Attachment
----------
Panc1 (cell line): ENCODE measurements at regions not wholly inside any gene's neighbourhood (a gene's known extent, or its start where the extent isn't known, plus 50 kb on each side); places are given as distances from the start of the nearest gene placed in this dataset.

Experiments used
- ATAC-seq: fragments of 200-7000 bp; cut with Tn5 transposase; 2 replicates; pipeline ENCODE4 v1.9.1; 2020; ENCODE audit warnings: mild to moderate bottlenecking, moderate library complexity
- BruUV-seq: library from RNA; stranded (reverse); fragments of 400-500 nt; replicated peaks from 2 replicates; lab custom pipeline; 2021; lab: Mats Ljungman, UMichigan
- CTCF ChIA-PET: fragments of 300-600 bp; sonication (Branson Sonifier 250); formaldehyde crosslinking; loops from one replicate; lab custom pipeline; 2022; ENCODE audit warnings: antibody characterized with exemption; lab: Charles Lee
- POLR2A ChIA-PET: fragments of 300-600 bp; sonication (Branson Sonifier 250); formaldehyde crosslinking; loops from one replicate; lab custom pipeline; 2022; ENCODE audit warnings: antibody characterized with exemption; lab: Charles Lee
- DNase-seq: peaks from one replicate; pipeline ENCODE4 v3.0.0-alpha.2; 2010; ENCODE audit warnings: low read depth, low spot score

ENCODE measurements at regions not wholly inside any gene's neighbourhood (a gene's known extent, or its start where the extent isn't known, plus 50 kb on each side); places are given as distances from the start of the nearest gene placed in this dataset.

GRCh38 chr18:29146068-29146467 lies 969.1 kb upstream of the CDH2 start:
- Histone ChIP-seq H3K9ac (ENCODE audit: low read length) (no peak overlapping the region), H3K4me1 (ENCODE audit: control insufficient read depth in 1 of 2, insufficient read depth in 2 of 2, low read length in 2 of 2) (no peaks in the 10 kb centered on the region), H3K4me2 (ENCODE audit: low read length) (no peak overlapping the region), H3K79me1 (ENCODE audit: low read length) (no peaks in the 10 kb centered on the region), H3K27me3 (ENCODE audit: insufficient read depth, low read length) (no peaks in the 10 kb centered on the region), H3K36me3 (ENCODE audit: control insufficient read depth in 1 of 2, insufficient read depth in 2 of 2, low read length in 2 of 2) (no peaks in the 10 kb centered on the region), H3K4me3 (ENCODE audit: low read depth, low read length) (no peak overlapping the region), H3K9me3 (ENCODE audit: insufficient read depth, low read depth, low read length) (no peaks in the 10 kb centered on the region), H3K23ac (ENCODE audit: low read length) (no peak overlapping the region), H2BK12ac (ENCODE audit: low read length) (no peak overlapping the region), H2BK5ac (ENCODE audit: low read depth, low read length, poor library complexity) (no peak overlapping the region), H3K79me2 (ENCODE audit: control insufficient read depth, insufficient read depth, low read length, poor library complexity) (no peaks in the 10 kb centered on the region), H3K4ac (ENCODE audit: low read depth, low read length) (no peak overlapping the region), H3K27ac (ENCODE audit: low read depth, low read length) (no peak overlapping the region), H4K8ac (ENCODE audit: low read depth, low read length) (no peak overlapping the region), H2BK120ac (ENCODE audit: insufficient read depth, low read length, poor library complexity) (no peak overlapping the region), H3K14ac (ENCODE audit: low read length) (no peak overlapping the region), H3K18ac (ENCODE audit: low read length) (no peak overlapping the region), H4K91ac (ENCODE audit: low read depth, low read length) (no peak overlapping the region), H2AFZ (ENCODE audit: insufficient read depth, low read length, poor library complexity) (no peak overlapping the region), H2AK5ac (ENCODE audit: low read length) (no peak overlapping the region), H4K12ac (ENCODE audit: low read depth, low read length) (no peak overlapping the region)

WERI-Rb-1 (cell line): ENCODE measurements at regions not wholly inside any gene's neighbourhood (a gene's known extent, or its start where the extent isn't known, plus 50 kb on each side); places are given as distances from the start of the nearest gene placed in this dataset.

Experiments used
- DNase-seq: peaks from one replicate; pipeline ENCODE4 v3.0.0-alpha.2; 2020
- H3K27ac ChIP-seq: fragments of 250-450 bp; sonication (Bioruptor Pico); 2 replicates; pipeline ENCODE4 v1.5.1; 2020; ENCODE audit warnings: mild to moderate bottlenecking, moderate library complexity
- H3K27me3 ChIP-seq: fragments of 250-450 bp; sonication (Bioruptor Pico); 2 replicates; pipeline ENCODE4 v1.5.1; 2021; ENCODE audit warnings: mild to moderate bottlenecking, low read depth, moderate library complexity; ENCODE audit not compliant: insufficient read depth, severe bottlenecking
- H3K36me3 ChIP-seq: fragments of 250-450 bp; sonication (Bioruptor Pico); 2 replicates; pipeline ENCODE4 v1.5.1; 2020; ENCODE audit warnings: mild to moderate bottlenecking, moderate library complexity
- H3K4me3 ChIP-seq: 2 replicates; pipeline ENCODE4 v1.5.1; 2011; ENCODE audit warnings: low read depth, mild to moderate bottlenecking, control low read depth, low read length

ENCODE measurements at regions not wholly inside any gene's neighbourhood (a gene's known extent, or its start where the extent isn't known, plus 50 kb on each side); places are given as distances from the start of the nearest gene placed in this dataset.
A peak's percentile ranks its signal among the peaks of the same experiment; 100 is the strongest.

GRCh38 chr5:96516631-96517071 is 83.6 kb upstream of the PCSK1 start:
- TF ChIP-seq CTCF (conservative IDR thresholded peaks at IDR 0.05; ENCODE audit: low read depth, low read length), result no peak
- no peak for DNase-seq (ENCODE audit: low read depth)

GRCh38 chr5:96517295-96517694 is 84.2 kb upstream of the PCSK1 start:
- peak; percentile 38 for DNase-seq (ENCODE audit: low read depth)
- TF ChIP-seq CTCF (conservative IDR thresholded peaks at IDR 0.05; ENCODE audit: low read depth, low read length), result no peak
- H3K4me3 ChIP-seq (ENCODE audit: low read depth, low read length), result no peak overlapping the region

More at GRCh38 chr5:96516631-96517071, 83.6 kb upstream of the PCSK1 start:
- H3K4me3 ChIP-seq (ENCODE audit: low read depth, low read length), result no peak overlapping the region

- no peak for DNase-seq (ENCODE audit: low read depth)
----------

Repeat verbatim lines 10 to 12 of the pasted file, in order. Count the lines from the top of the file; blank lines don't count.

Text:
- Histone ChIP-seq H3K9ac (ENCODE audit: low read length) (no peak overlapping the region), H3K4me1 (ENCODE audit: control insufficient read depth in 1 of 2, insufficient read depth in 2 of 2, low read length in 2 of 2) (no peaks in the 10 kb centered on the region), H3K4me2 (ENCODE audit: low read length) (no peak overlapping the region), H3K79me1 (ENCODE audit: low read length) (no peaks in the 10 kb centered on the region), H3K27me3 (ENCODE audit: insufficient read depth, low read length) (no peaks in the 10 kb centered on the region), H3K36me3 (ENCODE audit: control insufficient read depth in 1 of 2, insufficient read depth in 2 of 2, low read length in 2 of 2) (no peaks in the 10 kb centered on the region), H3K4me3 (ENCODE audit: low read depth, low read length) (no peak overlapping the region), H3K9me3 (ENCODE audit: insufficient read depth, low read depth, low read length) (no peaks in the 10 kb centered on the region), H3K23ac (ENCODE audit: low read length) (no peak overlapping the region), H2BK12ac (ENCODE audit: low read length) (no peak overlapping the region), H2BK5ac (ENCODE audit: low read depth, low read length, poor library complexity) (no peak overlapping the region), H3K79me2 (ENCODE audit: control insufficient read depth, insufficient read depth, low read length, poor library complexity) (no peaks in the 10 kb centered on the region), H3K4ac (ENCODE audit: low read depth, low read length) (no peak overlapping the region), H3K27ac (ENCODE audit: low read depth, low read length) (no peak overlapping the region), H4K8ac (ENCODE audit: low read depth, low read length) (no peak overlapping the region), H2BK120ac (ENCODE audit: insufficient read depth, low read length, poor library complexity) (no peak overlapping the region), H3K14ac (ENCODE audit: low read length) (no peak overlapping the region), H3K18ac (ENCODE audit: low read length) (no peak overlapping the region), H4K91ac (ENCODE audit: low read depth, low read length) (no peak overlapping the region), H2AFZ (ENCODE audit: insufficient read depth, low read length, poor library complexity) (no peak overlapping the region), H2AK5ac (ENCODE audit: low read length) (no peak overlapping the region), H4K12ac (ENCODE audit: low read depth, low read length) (no peak overlapping the region)

WERI-Rb-1 (cell line): ENCODE measurements at regions not wholly inside any gene's neighbourhood (a gene's known extent, or its start where the extent isn't known, plus 50 kb on each side); places are given as distances from the start of the nearest gene placed in this dataset.

Experiments used